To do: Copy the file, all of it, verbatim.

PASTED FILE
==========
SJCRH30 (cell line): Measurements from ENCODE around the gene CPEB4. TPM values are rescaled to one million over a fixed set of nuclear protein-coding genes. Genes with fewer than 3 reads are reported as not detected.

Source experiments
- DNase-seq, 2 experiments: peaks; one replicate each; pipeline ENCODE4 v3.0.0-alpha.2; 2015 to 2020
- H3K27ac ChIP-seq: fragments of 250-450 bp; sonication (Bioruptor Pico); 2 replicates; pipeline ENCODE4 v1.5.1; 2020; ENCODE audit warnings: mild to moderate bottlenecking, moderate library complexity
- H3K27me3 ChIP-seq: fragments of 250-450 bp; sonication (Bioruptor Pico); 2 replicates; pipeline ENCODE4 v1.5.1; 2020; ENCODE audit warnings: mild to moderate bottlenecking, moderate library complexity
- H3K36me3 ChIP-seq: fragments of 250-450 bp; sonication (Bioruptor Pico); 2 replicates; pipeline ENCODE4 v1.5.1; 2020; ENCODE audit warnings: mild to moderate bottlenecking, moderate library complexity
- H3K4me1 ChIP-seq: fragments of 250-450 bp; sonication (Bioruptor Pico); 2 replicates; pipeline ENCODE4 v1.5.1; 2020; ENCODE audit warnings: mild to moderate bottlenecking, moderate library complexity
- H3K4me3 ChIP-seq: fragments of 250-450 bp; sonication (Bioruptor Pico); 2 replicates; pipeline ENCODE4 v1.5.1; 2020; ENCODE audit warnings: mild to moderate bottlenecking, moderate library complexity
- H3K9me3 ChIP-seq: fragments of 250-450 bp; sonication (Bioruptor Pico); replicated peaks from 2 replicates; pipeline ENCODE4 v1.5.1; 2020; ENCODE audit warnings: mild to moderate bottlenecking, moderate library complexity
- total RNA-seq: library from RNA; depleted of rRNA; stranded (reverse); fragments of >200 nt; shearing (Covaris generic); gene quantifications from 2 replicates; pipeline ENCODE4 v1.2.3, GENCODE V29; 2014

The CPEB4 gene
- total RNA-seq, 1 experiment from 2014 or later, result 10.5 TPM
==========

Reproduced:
SJCRH30 (cell line): Measurements from ENCODE around the gene CPEB4. TPM values are rescaled to one million over a fixed set of nuclear protein-coding genes. Genes with fewer than 3 reads are reported as not detected.

Source experiments
- DNase-seq, 2 experiments: peaks; one replicate each; pipeline ENCODE4 v3.0.0-alpha.2; 2015 to 2020
- H3K27ac ChIP-seq: fragments of 250-450 bp; sonication (Bioruptor Pico); 2 replicates; pipeline ENCODE4 v1.5.1; 2020; ENCODE audit warnings: mild to moderate bottlenecking, moderate library complexity
- H3K27me3 ChIP-seq: fragments of 250-450 bp; sonication (Bioruptor Pico); 2 replicates; pipeline ENCODE4 v1.5.1; 2020; ENCODE audit warnings: mild to moderate bottlenecking, moderate library complexity
- H3K36me3 ChIP-seq: fragments of 250-450 bp; sonication (Bioruptor Pico); 2 replicates; pipeline ENCODE4 v1.5.1; 2020; ENCODE audit warnings: mild to moderate bottlenecking, moderate library complexity
- H3K4me1 ChIP-seq: fragments of 250-450 bp; sonication (Bioruptor Pico); 2 replicates; pipeline ENCODE4 v1.5.1; 2020; ENCODE audit warnings: mild to moderate bottlenecking, moderate library complexity
- H3K4me3 ChIP-seq: fragments of 250-450 bp; sonication (Bioruptor Pico); 2 replicates; pipeline ENCODE4 v1.5.1; 2020; ENCODE audit warnings: mild to moderate bottlenecking, moderate library complexity
- H3K9me3 ChIP-seq: fragments of 250-450 bp; sonication (Bioruptor Pico); replicated peaks from 2 replicates; pipeline ENCODE4 v1.5.1; 2020; ENCODE audit warnings: mild to moderate bottlenecking, moderate library complexity
- total RNA-seq: library from RNA; depleted of rRNA; stranded (reverse); fragments of >200 nt; shearing (Covaris generic); gene quantifications from 2 replicates; pipeline ENCODE4 v1.2.3, GENCODE V29; 2014

The CPEB4 gene
- total RNA-seq, 1 experiment from 2014 or later, result 10.5 TPM